Hitting Saudi Arabia Where It Hurts


Saudi policemen stand guard in front of 'Al-rajhi Mosque' in central Riyadh. (photo: Getty Images)
Saudi policemen stand guard in front of ‘Al-rajhi Mosque’ in central Riyadh. (photo: Getty Images)

 

Robert Parry | Consortium News | Reader Supported News | November 27, 2015

Though faced with a global terrorism crisis, Official Washington can’t get beyond its neocon-led “tough-guy-gal” rhetoric. But another option – financial sanctions on Saudi Arabia – might help finally shut down the covert supply of money and arms to Al Qaeda and the Islamic State, writes Robert Parry.

 

s the Islamic State and Al Qaeda enter a grim competition to see who can kill more civilians around the world, the fate of Western Civilization as we’ve known it arguably hangs in the balance. It will not take much more terror for the European Union to begin cracking up and for the United States to transform itself into a full-scale surveillance state.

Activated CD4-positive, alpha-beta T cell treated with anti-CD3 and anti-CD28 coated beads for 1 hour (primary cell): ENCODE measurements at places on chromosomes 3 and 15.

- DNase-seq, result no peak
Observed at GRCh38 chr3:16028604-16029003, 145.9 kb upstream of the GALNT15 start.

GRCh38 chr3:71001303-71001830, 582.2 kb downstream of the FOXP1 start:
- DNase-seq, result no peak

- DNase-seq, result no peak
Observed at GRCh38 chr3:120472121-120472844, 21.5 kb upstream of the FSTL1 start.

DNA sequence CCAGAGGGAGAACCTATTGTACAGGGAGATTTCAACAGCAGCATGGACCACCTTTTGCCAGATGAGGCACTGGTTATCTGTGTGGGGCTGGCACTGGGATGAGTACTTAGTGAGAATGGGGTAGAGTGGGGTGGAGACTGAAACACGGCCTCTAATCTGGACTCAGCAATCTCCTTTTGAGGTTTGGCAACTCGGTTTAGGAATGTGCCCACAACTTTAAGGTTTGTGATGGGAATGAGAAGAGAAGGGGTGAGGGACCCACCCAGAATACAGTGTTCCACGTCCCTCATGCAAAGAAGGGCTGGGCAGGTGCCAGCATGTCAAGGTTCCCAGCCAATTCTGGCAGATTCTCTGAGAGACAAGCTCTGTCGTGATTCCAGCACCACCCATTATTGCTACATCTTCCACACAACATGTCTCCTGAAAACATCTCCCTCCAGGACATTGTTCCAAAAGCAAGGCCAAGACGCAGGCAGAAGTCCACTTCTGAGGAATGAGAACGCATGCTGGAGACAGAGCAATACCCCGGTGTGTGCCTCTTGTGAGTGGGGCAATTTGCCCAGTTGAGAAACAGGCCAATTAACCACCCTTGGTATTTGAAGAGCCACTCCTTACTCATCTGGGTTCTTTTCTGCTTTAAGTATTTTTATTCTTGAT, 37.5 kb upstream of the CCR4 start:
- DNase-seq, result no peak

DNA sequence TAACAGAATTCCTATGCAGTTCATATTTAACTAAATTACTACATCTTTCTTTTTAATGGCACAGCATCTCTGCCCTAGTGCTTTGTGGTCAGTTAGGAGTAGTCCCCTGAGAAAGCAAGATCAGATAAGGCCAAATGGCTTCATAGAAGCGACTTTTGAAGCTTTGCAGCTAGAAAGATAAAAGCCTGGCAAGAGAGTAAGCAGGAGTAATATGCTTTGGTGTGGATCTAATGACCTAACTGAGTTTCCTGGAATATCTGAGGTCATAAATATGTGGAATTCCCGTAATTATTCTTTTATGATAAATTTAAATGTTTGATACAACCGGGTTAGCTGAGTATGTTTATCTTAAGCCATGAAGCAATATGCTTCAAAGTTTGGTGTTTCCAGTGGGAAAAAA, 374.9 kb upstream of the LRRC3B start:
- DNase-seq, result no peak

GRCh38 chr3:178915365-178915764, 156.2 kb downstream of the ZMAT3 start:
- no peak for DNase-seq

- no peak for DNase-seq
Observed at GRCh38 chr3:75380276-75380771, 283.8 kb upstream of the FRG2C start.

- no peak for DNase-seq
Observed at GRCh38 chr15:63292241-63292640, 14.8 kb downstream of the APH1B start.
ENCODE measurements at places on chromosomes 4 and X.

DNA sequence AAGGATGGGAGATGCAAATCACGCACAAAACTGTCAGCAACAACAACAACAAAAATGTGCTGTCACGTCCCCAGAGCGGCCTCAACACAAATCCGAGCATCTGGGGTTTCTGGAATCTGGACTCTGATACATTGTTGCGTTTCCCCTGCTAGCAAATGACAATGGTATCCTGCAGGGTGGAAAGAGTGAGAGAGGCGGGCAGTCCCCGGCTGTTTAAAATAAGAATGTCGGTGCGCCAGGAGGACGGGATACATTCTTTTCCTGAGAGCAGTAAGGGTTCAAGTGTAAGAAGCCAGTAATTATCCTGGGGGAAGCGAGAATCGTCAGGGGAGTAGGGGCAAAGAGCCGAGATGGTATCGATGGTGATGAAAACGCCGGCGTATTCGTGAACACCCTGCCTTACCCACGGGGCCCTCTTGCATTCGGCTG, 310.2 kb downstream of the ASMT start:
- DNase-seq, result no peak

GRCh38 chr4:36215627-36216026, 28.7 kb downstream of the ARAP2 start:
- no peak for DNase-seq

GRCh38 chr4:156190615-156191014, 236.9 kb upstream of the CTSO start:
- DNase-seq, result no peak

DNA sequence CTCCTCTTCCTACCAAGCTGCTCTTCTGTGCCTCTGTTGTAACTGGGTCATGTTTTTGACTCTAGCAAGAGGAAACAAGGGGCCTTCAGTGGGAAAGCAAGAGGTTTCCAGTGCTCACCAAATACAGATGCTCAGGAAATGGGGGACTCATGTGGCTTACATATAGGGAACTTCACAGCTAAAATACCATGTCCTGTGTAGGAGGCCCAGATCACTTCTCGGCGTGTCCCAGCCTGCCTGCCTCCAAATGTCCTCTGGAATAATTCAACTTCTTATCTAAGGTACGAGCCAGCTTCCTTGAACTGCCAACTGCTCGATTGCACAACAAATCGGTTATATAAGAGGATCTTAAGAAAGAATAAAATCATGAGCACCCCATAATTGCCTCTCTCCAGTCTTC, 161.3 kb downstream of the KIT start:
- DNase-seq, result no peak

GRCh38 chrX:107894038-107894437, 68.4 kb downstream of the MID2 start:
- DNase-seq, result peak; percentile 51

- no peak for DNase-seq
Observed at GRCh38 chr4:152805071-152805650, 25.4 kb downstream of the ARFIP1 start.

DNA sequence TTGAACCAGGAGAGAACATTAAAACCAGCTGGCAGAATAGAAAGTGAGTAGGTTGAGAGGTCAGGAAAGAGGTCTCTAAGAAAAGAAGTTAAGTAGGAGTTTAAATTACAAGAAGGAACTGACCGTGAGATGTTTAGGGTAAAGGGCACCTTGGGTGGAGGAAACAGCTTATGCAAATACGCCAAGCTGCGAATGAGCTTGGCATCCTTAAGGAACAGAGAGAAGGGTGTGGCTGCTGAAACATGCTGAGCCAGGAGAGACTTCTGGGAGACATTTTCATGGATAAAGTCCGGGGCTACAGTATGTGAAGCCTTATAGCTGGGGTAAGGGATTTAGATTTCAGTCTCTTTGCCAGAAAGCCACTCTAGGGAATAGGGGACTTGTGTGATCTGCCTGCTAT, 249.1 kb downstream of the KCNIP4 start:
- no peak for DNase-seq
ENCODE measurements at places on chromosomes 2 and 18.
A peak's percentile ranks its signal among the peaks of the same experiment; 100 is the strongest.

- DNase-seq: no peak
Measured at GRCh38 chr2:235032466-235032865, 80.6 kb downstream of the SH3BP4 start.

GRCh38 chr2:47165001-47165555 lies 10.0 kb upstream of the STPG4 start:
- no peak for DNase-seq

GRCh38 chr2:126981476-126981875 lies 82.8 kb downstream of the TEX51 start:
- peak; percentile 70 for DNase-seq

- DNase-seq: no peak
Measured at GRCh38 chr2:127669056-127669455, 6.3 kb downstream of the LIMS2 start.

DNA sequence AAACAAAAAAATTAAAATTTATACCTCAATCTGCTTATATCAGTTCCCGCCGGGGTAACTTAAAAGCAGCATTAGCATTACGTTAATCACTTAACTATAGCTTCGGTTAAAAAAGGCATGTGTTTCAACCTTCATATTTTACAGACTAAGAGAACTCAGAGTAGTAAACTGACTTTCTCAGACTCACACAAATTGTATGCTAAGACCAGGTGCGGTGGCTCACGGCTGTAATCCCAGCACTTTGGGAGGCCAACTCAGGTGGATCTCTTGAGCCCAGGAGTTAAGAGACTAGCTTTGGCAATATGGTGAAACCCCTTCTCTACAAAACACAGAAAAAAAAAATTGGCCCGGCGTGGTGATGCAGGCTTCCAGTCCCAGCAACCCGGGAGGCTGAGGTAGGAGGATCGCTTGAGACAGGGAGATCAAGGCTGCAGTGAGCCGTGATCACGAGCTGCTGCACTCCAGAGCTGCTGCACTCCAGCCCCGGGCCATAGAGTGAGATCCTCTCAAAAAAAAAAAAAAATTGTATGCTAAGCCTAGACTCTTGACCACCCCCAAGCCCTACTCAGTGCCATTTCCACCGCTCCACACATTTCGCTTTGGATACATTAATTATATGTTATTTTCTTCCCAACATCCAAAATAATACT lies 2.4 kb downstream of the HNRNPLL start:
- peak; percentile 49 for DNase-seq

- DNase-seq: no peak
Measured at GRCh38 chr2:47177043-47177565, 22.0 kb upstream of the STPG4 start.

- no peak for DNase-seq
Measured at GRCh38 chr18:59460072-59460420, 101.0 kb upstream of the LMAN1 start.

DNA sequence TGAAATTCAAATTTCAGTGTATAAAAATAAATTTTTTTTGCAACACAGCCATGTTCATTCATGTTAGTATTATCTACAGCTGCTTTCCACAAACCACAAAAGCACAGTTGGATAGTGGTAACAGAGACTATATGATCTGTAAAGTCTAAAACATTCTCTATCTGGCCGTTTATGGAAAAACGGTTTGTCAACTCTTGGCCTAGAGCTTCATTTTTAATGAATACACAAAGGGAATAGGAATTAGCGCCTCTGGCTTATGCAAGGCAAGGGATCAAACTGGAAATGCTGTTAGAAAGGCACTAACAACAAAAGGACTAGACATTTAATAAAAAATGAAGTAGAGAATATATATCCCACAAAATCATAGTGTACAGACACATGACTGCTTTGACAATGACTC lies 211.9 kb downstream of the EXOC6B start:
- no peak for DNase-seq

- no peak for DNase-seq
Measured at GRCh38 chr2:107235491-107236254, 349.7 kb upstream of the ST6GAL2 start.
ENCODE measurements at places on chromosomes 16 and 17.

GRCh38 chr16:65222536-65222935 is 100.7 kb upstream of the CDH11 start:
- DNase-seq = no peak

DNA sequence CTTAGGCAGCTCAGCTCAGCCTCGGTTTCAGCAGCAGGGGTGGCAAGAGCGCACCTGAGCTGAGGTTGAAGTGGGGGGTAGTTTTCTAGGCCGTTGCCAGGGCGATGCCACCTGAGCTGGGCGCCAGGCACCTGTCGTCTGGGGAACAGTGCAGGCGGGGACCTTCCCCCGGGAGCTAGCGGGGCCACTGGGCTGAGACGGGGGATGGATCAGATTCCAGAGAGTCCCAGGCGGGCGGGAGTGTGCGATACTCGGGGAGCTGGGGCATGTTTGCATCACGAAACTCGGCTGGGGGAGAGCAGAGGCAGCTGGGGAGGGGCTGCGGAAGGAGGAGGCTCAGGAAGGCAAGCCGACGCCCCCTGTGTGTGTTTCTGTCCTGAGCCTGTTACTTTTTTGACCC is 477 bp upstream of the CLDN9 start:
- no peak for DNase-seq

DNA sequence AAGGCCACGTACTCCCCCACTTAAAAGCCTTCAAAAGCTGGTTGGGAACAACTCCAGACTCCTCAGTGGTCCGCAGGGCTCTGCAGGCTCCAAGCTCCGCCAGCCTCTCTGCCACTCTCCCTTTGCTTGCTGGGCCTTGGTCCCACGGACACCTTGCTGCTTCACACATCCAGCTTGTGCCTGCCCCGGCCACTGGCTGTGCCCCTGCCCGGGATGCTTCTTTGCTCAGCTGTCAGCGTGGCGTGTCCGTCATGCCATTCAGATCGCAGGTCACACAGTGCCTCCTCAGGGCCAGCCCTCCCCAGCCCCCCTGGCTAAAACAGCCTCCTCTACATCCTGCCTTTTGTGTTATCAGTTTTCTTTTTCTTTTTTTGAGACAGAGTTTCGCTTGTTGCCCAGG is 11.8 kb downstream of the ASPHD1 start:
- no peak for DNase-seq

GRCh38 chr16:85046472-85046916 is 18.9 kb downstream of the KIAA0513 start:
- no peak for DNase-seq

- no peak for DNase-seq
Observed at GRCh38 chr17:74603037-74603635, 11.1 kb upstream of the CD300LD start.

Yet, in the face of this crisis, many of the same people who set us on this road to destruction continue to dominate – and indeed frame – the public debate. For instance, Official Washington’s neocons still insist on their recipe for “regime change” in countries that they targeted 20 years ago. They also demand a new Cold War with Russia in defense of a corrupt right-wing regime in Ukraine, further destabilizing Europe and disrupting U.S.-Russian cooperation in Syria.

Given the stakes, you might think that someone in a position of power – or one of the many candidates for U.S. president – would offer some pragmatic and realistic ideas for addressing this extraordinary threat. But most Republicans – from Marco Rubio to Carly Fiorina to Ted Cruz – only offer more of “more of the same,” i.e. neocon belligerence on steroids. Arguably, Donald Trump and Rand Paul are exceptions to this particular hysteria, but neither has offered a coherent and comprehensive counter-analysis.

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